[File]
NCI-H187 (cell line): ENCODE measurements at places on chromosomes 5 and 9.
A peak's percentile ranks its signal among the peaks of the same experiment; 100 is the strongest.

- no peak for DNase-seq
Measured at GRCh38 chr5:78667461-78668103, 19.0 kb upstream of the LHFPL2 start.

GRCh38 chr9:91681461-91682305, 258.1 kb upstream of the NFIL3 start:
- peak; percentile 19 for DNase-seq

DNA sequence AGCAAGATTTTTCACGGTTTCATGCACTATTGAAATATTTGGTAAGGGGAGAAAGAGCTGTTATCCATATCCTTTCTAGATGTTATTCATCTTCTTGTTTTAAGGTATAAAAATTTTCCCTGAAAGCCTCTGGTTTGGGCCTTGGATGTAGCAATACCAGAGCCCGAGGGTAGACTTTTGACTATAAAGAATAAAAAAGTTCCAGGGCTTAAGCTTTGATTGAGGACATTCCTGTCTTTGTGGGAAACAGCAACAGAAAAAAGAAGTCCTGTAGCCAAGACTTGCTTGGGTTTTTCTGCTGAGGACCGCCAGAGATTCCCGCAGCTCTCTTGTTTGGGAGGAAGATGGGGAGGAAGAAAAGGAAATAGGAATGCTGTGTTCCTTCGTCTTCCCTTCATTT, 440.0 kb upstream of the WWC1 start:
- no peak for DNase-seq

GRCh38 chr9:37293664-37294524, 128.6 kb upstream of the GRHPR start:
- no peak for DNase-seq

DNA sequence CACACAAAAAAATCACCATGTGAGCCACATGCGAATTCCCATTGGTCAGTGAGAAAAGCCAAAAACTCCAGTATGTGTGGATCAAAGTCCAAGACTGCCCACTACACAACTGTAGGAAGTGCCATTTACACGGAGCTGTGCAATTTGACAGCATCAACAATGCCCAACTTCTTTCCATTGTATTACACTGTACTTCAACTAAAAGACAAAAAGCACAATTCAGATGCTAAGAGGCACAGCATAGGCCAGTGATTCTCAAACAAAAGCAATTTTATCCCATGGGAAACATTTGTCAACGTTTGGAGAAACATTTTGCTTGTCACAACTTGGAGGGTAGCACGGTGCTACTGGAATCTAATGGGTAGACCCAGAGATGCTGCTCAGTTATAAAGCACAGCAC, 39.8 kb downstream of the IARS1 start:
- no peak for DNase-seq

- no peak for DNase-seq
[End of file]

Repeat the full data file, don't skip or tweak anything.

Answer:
NCI-H187 (cell line): ENCODE measurements at places on chromosomes 5 and 9.
A peak's percentile ranks its signal among the peaks of the same experiment; 100 is the strongest.

- no peak for DNase-seq
Measured at GRCh38 chr5:78667461-78668103, 19.0 kb upstream of the LHFPL2 start.

GRCh38 chr9:91681461-91682305, 258.1 kb upstream of the NFIL3 start:
- peak; percentile 19 for DNase-seq

DNA sequence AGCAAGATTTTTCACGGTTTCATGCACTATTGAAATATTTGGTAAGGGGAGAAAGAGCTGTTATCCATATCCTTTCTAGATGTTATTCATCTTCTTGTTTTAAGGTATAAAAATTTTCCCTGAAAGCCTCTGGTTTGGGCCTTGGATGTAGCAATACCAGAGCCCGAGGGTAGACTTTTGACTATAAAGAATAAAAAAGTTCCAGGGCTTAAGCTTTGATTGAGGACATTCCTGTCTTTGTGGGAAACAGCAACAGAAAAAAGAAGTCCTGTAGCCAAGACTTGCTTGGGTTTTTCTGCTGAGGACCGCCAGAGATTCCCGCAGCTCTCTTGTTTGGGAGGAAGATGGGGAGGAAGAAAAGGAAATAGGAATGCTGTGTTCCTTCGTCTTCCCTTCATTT, 440.0 kb upstream of the WWC1 start:
- no peak for DNase-seq

GRCh38 chr9:37293664-37294524, 128.6 kb upstream of the GRHPR start:
- no peak for DNase-seq

DNA sequence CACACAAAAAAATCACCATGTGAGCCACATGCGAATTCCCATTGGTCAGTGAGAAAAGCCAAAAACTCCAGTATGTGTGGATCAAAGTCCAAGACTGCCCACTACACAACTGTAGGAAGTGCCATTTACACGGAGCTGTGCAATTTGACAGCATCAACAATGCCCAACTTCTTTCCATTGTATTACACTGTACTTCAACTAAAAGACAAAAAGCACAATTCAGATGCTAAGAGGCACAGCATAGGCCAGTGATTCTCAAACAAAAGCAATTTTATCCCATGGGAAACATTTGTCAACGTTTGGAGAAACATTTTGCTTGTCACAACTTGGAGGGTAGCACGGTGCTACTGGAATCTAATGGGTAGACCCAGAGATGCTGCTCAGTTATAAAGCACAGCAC, 39.8 kb downstream of the IARS1 start:
- no peak for DNase-seq

- no peak for DNase-seq